Home  Freebies  Tutorials  Search 

Please read my Site Terms and Conditions before reading/following my tutorials and before saving any of the images on my site.

What is resampling and how does it work with resizing?

When an image is resized and resample is checked, the original pixels in the image are changed by adding or subtracting pixels. This is done to make an image larger or smaller, which also increases or decreases the file size.

In the example below Figure 1 is 101 pixels wide by 101 pixels tall. The letter A was typed in a 72 point font using the BernhardMod BT font face. Figure 2 was created by resampling Figure 1 to 75% of it's original size which resulted in an image 76 pixels wide and 76 pixels tall. Figure 3 was created by resampling Figure 1 to 21% of it's original size which resulted in an image 21 pixels wide by 21 pixels tall.

Below I have displayed all three images at their default resolution of 72 ppi. Notice how Figure 2 has a slight blur. Figure 3 is quite blurry and upon close examination pixelation is even visible in various places.

Figure 1

Figure 2

Figure 3

Each of the images below is displayed at double their normal size to emphasize the decrease of image sharpness. While you can still tell that all three images display the letter A, Figure 1a is smoother than the other two images with extreme pixelation visible in Figure 3a.

Figure 1a

Figure 2a

Figure 3a

In addition to resampling Figure 1 to create smaller sizes, I also created a 76 pixel square image and a 21 pixel square image to approximate the resampled images. Figure 4 below is 76 pixels square and I used a 54 point font. Figure 5 below is 21 pixels square and I used a 16 point font. I resampled Figure 1 without the grid to create Figures 2b and 3b.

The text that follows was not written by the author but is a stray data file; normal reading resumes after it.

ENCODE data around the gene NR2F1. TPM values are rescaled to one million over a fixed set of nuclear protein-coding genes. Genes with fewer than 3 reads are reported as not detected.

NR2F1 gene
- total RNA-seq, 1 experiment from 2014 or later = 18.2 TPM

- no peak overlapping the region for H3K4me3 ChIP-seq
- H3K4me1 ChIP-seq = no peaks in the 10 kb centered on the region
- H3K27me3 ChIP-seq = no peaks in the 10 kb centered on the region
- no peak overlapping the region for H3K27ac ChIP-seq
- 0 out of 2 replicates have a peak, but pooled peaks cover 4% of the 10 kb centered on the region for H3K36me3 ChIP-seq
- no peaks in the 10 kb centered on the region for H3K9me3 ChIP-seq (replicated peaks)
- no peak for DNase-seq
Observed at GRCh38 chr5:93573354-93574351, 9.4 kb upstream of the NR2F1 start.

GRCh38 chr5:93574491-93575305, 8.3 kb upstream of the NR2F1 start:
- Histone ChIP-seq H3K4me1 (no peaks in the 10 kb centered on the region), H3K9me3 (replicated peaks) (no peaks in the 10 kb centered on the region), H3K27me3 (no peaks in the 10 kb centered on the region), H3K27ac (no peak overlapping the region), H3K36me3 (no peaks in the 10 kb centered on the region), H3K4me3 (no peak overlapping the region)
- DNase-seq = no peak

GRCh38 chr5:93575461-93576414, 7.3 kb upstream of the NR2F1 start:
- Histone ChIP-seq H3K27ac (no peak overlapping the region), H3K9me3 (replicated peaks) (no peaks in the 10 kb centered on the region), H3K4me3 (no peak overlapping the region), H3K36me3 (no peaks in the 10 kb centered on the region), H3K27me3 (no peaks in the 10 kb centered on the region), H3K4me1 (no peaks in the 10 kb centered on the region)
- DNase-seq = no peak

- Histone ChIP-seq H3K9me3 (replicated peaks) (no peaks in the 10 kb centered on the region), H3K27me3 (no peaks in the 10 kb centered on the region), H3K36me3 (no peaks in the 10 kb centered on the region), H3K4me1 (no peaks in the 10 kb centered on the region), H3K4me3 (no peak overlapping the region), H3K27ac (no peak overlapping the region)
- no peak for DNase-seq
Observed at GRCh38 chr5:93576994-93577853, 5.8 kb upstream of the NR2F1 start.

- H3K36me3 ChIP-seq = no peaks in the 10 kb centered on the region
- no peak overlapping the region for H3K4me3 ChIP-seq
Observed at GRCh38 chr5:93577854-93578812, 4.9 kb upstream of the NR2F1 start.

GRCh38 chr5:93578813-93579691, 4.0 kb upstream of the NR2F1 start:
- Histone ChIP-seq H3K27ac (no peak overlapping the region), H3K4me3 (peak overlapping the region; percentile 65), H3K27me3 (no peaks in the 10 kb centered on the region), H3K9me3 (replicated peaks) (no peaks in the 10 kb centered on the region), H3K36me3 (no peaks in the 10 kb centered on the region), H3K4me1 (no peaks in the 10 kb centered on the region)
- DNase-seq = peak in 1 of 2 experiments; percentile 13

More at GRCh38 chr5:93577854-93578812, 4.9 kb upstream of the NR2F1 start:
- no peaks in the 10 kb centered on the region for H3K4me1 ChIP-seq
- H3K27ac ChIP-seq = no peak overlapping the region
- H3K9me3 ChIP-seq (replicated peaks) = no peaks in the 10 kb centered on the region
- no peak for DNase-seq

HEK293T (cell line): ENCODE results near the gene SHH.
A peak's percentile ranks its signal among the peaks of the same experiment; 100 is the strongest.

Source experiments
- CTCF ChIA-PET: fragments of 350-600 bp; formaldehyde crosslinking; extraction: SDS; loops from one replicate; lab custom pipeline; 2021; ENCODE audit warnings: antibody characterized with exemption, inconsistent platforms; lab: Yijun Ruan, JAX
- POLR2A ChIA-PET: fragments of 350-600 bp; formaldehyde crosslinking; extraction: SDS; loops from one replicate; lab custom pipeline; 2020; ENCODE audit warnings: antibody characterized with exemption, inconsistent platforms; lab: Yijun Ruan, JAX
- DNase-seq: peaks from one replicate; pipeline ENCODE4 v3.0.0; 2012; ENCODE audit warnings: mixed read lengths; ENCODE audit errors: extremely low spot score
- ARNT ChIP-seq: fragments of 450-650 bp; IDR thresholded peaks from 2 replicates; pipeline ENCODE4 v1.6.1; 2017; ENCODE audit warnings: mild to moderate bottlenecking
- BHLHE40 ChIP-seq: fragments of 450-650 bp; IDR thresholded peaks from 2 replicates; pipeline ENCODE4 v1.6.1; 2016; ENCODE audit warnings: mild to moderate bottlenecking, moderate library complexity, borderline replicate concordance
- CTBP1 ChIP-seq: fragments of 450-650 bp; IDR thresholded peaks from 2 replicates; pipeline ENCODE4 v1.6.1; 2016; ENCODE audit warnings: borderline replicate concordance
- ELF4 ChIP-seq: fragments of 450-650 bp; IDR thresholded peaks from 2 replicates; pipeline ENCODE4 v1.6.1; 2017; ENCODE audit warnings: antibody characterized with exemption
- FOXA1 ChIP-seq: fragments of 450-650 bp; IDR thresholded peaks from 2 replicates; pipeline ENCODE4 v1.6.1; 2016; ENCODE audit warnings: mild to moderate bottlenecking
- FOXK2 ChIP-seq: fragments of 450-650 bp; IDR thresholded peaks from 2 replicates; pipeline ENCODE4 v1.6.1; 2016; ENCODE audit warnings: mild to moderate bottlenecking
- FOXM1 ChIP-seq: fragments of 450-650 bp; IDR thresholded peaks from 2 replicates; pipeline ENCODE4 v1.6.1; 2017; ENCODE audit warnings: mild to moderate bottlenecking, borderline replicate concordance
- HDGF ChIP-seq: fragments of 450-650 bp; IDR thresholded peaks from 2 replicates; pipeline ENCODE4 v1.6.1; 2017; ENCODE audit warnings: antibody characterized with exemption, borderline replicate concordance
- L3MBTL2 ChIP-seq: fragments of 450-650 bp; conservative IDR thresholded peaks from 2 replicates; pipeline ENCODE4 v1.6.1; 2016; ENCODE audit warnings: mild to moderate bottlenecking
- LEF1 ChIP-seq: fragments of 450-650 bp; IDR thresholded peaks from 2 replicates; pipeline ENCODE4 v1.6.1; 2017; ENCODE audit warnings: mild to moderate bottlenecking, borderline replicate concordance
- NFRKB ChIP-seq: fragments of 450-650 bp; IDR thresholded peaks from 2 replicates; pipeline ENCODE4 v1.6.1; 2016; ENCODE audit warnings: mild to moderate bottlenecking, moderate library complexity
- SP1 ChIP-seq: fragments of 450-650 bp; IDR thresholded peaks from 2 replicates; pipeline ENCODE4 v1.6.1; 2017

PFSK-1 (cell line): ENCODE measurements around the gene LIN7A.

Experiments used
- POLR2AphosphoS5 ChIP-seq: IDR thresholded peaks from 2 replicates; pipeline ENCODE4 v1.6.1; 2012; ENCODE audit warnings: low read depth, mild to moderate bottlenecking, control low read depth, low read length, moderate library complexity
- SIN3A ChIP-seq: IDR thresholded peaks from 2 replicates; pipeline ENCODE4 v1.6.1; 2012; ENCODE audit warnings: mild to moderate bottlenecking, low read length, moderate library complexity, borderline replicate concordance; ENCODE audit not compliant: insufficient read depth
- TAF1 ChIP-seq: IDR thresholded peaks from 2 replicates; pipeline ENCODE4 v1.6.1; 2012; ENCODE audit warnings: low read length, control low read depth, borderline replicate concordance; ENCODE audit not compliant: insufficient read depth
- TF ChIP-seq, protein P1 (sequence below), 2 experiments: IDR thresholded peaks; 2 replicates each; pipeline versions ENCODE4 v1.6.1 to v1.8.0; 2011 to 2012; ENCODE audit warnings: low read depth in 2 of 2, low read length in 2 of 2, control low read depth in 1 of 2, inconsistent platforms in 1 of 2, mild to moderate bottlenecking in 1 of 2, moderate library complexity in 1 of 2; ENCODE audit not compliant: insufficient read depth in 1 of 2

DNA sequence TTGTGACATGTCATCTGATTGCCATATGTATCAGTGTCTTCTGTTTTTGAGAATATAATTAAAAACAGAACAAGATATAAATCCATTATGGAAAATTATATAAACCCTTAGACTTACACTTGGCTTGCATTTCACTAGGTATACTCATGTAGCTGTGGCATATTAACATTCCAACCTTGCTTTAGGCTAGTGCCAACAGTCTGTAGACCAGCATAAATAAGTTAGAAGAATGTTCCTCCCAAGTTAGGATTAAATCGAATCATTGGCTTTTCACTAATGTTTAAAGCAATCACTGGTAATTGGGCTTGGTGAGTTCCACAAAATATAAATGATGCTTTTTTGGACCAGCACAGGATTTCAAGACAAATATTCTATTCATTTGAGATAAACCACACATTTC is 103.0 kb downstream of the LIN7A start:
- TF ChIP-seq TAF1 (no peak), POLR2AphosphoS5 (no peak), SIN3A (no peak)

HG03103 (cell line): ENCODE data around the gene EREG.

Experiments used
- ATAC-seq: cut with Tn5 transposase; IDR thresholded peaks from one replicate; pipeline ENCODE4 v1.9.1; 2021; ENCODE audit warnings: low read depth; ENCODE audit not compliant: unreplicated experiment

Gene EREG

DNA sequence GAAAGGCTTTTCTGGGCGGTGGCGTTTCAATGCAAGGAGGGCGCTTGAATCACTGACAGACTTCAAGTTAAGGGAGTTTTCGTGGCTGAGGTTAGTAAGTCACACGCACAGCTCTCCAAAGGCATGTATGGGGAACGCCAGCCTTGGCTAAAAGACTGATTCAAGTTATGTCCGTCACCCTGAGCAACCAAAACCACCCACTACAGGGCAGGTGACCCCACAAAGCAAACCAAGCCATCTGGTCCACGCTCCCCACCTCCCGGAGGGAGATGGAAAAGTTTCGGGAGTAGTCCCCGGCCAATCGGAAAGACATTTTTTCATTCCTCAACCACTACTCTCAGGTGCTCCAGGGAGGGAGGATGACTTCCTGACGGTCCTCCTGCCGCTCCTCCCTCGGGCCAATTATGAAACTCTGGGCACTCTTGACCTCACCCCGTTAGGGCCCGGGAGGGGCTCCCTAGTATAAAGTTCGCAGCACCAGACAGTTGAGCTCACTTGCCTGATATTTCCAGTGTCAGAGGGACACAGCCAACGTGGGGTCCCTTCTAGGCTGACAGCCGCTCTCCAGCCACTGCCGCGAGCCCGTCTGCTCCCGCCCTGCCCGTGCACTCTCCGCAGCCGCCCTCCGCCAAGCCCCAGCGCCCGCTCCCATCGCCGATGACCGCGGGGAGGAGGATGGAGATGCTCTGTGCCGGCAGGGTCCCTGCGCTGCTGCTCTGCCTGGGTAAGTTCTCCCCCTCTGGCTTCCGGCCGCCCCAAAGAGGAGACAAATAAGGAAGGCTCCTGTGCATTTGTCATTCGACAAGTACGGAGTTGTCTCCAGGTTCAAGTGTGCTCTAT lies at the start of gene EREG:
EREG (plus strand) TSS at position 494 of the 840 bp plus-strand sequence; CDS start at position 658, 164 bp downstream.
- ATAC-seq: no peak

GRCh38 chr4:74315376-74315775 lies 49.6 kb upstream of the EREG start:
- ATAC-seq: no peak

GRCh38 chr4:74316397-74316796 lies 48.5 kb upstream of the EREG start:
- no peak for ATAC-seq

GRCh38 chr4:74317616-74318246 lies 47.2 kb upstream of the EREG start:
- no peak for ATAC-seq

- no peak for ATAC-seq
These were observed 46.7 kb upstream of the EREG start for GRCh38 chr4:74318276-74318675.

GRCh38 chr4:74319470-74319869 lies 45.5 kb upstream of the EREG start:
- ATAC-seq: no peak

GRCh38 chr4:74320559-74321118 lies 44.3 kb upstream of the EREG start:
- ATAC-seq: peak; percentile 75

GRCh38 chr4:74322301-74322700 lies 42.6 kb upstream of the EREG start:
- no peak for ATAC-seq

Notice how since Figures 4 and 5 were created in the size in which they were saved they are sharper than their resampled counterparts. However, Figure 4 doesn't have the curved serrifs that Figure 2b maintained through the resampling.

Figure 2b

Figure 1 resampled

Figure 4

not resampled


Figure 3b

Figure 1 resampled

Figure 5

not resampled

While resampling will increase or decrease the size of an image, typically it is best to create images in the size in which they are intended to be used. If you need to resize, it is usually best to only increase the image 25% by resampling. I have had better results when I start with a larger image and resample down to the needed size. I usually prefer not to resample down more than 50%. It is also a good rule of thumb to only resample an image once. If you find your results aren't what you want, undo, adjust the settings and try again.

Now that you have an idea of what resampling does you probably would like to know how to do it. The resampling option is found in the Resize dialoge box (shift + s) located on the Image menu. To resample and not just resize an image you must check the box marked Resample using as shown in the example below. I almost always select the Lock aspect ratio 1 to 1 and Resize all layers check boxes.

In resampling Figure 1 both the Smart Size or Weighted Average option worked equally well. The Bicubic, Bilinear, and Pixel Resize options didn't render the images well. There is a great description in Paint Shop Pro Help of what each of the types of resampling does to add or remove pixels, and I have copied it here for your reference.

I also created a page that displays enlarged resampled versions of Figure 1 that you can review if you'd like by clicking here.

Using resampling in resizing an image is a powerful feature and once you're more familiar with using the tool you'll have improved results. After you've gotten used to adjusting the settings you may want to try using the Unsharp Mask to enhance your results after resampling.